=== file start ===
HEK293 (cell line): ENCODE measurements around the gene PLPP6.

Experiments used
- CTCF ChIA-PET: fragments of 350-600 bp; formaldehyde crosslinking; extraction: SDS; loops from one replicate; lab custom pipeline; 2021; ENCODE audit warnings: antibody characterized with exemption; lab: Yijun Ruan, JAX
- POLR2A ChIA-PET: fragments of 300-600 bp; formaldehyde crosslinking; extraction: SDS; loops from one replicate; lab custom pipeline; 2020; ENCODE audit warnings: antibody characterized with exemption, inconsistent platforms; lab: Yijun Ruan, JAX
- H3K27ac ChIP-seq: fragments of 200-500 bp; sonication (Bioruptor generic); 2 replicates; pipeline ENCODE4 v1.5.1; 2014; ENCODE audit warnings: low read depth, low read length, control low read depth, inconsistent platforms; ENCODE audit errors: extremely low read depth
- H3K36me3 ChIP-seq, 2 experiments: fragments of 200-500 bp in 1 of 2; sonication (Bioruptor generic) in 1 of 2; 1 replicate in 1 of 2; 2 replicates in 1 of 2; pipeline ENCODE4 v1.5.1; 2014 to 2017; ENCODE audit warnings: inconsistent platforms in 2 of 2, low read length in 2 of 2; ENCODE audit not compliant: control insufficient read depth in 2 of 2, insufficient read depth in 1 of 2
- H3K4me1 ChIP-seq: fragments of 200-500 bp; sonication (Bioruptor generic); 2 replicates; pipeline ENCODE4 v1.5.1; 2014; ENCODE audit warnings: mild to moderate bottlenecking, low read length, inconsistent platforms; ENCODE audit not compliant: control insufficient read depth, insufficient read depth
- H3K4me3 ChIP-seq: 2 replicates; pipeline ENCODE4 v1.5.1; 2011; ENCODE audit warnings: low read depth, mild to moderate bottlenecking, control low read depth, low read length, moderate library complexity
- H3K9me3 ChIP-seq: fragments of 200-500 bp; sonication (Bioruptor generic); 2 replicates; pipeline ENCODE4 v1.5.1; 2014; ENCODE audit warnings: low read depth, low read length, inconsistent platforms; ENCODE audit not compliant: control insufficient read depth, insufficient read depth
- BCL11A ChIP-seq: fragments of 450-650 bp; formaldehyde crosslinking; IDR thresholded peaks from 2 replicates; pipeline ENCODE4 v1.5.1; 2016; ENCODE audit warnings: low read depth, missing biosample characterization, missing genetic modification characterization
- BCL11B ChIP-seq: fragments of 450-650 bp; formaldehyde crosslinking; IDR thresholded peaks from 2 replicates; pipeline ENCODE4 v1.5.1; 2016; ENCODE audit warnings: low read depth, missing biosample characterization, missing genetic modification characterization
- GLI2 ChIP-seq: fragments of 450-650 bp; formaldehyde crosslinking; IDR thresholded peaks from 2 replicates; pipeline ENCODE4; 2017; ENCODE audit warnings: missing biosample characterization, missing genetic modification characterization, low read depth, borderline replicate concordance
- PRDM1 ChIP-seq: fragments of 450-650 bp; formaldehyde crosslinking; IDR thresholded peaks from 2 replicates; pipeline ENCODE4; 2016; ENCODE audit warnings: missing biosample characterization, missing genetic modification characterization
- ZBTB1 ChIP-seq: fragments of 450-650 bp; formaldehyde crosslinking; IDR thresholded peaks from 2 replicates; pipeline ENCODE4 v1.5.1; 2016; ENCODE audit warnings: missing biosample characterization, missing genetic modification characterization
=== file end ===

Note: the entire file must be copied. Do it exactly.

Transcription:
HEK293 (cell line): ENCODE measurements around the gene PLPP6.

Experiments used
- CTCF ChIA-PET: fragments of 350-600 bp; formaldehyde crosslinking; extraction: SDS; loops from one replicate; lab custom pipeline; 2021; ENCODE audit warnings: antibody characterized with exemption; lab: Yijun Ruan, JAX
- POLR2A ChIA-PET: fragments of 300-600 bp; formaldehyde crosslinking; extraction: SDS; loops from one replicate; lab custom pipeline; 2020; ENCODE audit warnings: antibody characterized with exemption, inconsistent platforms; lab: Yijun Ruan, JAX
- H3K27ac ChIP-seq: fragments of 200-500 bp; sonication (Bioruptor generic); 2 replicates; pipeline ENCODE4 v1.5.1; 2014; ENCODE audit warnings: low read depth, low read length, control low read depth, inconsistent platforms; ENCODE audit errors: extremely low read depth
- H3K36me3 ChIP-seq, 2 experiments: fragments of 200-500 bp in 1 of 2; sonication (Bioruptor generic) in 1 of 2; 1 replicate in 1 of 2; 2 replicates in 1 of 2; pipeline ENCODE4 v1.5.1; 2014 to 2017; ENCODE audit warnings: inconsistent platforms in 2 of 2, low read length in 2 of 2; ENCODE audit not compliant: control insufficient read depth in 2 of 2, insufficient read depth in 1 of 2
- H3K4me1 ChIP-seq: fragments of 200-500 bp; sonication (Bioruptor generic); 2 replicates; pipeline ENCODE4 v1.5.1; 2014; ENCODE audit warnings: mild to moderate bottlenecking, low read length, inconsistent platforms; ENCODE audit not compliant: control insufficient read depth, insufficient read depth
- H3K4me3 ChIP-seq: 2 replicates; pipeline ENCODE4 v1.5.1; 2011; ENCODE audit warnings: low read depth, mild to moderate bottlenecking, control low read depth, low read length, moderate library complexity
- H3K9me3 ChIP-seq: fragments of 200-500 bp; sonication (Bioruptor generic); 2 replicates; pipeline ENCODE4 v1.5.1; 2014; ENCODE audit warnings: low read depth, low read length, inconsistent platforms; ENCODE audit not compliant: control insufficient read depth, insufficient read depth
- BCL11A ChIP-seq: fragments of 450-650 bp; formaldehyde crosslinking; IDR thresholded peaks from 2 replicates; pipeline ENCODE4 v1.5.1; 2016; ENCODE audit warnings: low read depth, missing biosample characterization, missing genetic modification characterization
- BCL11B ChIP-seq: fragments of 450-650 bp; formaldehyde crosslinking; IDR thresholded peaks from 2 replicates; pipeline ENCODE4 v1.5.1; 2016; ENCODE audit warnings: low read depth, missing biosample characterization, missing genetic modification characterization
- GLI2 ChIP-seq: fragments of 450-650 bp; formaldehyde crosslinking; IDR thresholded peaks from 2 replicates; pipeline ENCODE4; 2017; ENCODE audit warnings: missing biosample characterization, missing genetic modification characterization, low read depth, borderline replicate concordance
- PRDM1 ChIP-seq: fragments of 450-650 bp; formaldehyde crosslinking; IDR thresholded peaks from 2 replicates; pipeline ENCODE4; 2016; ENCODE audit warnings: missing biosample characterization, missing genetic modification characterization
- ZBTB1 ChIP-seq: fragments of 450-650 bp; formaldehyde crosslinking; IDR thresholded peaks from 2 replicates; pipeline ENCODE4 v1.5.1; 2016; ENCODE audit warnings: missing biosample characterization, missing genetic modification characterization